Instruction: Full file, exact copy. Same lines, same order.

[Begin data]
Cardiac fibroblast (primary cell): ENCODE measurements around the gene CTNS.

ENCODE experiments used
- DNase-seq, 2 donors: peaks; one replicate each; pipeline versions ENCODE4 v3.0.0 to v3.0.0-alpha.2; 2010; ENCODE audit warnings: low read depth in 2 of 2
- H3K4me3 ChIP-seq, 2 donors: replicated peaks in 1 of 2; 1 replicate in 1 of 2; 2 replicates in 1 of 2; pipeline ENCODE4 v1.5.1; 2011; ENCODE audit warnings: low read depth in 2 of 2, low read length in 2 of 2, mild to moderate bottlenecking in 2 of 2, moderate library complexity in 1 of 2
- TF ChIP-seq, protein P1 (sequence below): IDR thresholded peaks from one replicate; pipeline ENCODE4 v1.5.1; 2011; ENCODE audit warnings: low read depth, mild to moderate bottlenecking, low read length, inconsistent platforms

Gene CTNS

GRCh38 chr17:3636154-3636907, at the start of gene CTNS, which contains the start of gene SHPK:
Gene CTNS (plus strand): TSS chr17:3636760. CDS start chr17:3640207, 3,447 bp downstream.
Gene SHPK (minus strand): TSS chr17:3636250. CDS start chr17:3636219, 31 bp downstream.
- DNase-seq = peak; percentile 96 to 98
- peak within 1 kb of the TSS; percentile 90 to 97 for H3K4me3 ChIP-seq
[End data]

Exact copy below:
Cardiac fibroblast (primary cell): ENCODE measurements around the gene CTNS.

ENCODE experiments used
- DNase-seq, 2 donors: peaks; one replicate each; pipeline versions ENCODE4 v3.0.0 to v3.0.0-alpha.2; 2010; ENCODE audit warnings: low read depth in 2 of 2
- H3K4me3 ChIP-seq, 2 donors: replicated peaks in 1 of 2; 1 replicate in 1 of 2; 2 replicates in 1 of 2; pipeline ENCODE4 v1.5.1; 2011; ENCODE audit warnings: low read depth in 2 of 2, low read length in 2 of 2, mild to moderate bottlenecking in 2 of 2, moderate library complexity in 1 of 2
- TF ChIP-seq, protein P1 (sequence below): IDR thresholded peaks from one replicate; pipeline ENCODE4 v1.5.1; 2011; ENCODE audit warnings: low read depth, mild to moderate bottlenecking, low read length, inconsistent platforms

Gene CTNS

GRCh38 chr17:3636154-3636907, at the start of gene CTNS, which contains the start of gene SHPK:
Gene CTNS (plus strand): TSS chr17:3636760. CDS start chr17:3640207, 3,447 bp downstream.
Gene SHPK (minus strand): TSS chr17:3636250. CDS start chr17:3636219, 31 bp downstream.
- DNase-seq = peak; percentile 96 to 98
- peak within 1 kb of the TSS; percentile 90 to 97 for H3K4me3 ChIP-seq